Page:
Tuesday, September 16, 2008

Taxpayers Bailout AIG


Paulson and Bernanke's wherewithal lasted less than 24 hours, as they've readied an $85 Billion "loan" to AIG.

It's stunning how short-term the thinking has become. We're down to worrying about events occurring within hours, not even days or weeks.

Sound, predictable policy cannot be created in such timeframes. Every decision appears arbitrary, and the problem gets exacerbated whether action is taken or not. Bailout AIG today, but what happens when the next crisis starts? Or the next? Or the next?

15 comments :

Anonymous said...

The Primary Reserve Fund breaks the buck today.

Anonymous said...

The AIG loan is just that. A loan. It has a 24 month term and is collateralzied. AIG is solvent, it is just having a liquity issue. I would not be so hard on Ben and Hank on this one.

Max said...

AIG is solvent, it is just having a liquity issue.

And there's no one in the world willing to lend them a few $$? Yeah, right.

Anonymous said...

Agreed with Anon - AIG needs a bridge loan, thats all. No one is willing to lend them a few $$ because no one HAS a few $$ to lend them. Wall streets new mantra - keep your powder dry!!!

Max said...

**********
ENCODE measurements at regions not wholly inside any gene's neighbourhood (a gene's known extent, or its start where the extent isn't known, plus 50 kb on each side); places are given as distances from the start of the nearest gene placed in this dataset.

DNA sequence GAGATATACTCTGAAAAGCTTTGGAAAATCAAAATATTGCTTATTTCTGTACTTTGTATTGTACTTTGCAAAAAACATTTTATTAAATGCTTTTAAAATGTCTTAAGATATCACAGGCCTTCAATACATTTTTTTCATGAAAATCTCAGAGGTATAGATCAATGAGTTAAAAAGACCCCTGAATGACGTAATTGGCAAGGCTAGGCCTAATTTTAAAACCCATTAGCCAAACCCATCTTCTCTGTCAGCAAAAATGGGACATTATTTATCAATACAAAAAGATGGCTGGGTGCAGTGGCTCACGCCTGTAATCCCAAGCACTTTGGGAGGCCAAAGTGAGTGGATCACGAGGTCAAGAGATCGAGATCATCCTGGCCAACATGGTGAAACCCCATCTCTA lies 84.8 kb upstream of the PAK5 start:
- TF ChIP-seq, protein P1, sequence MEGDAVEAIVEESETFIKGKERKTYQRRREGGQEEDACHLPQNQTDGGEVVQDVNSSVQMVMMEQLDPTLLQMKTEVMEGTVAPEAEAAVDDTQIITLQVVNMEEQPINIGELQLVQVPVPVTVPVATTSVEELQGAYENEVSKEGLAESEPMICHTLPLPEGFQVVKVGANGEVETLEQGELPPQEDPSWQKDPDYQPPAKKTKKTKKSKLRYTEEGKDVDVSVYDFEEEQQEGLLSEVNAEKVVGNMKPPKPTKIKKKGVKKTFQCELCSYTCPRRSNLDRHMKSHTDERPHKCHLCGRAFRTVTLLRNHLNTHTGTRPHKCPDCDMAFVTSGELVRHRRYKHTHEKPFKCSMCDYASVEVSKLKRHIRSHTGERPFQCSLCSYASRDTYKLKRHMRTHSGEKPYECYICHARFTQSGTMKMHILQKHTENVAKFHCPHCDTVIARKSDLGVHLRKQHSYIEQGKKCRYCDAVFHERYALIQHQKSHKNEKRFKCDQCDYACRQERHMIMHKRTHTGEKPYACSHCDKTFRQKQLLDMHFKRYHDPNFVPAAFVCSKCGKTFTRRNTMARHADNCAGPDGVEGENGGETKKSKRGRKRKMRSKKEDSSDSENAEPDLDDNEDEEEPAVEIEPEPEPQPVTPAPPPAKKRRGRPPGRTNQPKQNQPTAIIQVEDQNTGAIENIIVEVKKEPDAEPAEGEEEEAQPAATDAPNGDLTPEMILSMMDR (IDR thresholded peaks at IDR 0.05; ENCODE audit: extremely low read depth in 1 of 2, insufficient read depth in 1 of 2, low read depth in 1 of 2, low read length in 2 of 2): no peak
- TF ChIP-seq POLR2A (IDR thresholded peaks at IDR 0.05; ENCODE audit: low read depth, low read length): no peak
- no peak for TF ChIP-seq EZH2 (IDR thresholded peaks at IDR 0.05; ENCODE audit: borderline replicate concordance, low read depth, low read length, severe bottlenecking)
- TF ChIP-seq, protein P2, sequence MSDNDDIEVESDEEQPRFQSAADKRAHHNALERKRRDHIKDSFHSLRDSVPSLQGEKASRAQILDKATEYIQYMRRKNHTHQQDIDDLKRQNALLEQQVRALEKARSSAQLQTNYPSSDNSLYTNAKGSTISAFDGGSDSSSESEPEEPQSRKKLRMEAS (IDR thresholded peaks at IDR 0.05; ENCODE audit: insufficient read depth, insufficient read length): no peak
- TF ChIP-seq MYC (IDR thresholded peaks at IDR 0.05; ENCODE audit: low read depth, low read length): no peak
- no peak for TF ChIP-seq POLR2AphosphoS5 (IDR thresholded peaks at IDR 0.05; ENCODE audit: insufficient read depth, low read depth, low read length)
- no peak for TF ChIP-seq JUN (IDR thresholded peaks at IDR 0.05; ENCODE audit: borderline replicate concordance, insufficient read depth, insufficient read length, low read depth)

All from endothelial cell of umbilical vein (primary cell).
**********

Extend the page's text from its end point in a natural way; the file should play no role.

Wall streets new mantra - keep your powder dry!!!

There's always money to borrow- at a price. Although the rates AIG is paying the Fed are pretty high, the market would have found some cash to lend. AIG just didn't want to deal with the taxpayers at their back.

Patient Renter said...

and is collateralzied.

Collateralized with what? What's the market cap of AIG versus the size of the loan?

End of discussion.

Anonymous said...

Share price is not telling the whole story in this case. LEH share market cap is nil, yet they just sold $250 million in assets which is greater than their market cap. Relentless short selling can throw things out of wack. When K-Mart went BK the market cap went to almost zero, yet they restructured and were suddenly worth billions.
AIG has some very profitable lines of business that can't lend liquidity to the parent company. These have huge amounts of value. Once AIG can have an orderly sale of its CDS exposure, value will be restored and other units will be sold to pay for the loan.
If they default, the fed gets nearly 80% of the company. The fed can also tell the counter parties too bad so sad.

Patient Renter said...

Once AIG can have an orderly sale of its CDS exposure

I presume that's the plan.

If they default, the fed gets nearly 80% of the company.

Right, but what if that 80% is worth less than what the Fed paid? The point I was making wasn't that AIG is necessarily worth its market cap, but that it could simply be worth less than what the Fed (taxpayers) paid if and when the Fed needs to collect.

The Fed is essentially gambling with taxpayer money, and as recent history shows, gambles can and do go bad.

Max said...

The Fed is essentially gambling with taxpayer money, and as recent history shows, gambles can and do go bad.

More than that, it gives the appearance that these are arbitrary decisions. Without a predictable policy direction, uncertainty grows.